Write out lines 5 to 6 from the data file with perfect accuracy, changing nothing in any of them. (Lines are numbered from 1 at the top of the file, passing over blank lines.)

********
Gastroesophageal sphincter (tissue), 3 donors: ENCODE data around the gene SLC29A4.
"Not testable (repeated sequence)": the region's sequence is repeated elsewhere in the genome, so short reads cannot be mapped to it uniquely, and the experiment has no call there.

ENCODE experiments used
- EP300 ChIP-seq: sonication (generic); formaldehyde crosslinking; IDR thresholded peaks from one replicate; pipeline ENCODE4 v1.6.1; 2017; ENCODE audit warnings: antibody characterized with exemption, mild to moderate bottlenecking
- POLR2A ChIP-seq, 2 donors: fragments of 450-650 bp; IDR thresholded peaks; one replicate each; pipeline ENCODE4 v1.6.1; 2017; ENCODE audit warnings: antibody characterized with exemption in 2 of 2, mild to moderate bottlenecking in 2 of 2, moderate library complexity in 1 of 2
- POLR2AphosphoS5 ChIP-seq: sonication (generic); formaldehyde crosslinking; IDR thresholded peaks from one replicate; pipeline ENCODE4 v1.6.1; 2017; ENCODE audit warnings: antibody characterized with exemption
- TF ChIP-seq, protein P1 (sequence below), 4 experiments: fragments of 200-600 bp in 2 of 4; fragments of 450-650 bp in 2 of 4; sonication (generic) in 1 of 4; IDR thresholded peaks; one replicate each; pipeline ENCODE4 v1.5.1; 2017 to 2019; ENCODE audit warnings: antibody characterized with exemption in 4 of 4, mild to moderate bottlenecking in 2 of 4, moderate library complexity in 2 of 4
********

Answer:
- POLR2A ChIP-seq, 2 donors: fragments of 450-650 bp; IDR thresholded peaks; one replicate each; pipeline ENCODE4 v1.6.1; 2017; ENCODE audit warnings: antibody characterized with exemption in 2 of 2, mild to moderate bottlenecking in 2 of 2, moderate library complexity in 1 of 2
- POLR2AphosphoS5 ChIP-seq: sonication (generic); formaldehyde crosslinking; IDR thresholded peaks from one replicate; pipeline ENCODE4 v1.6.1; 2017; ENCODE audit warnings: antibody characterized with exemption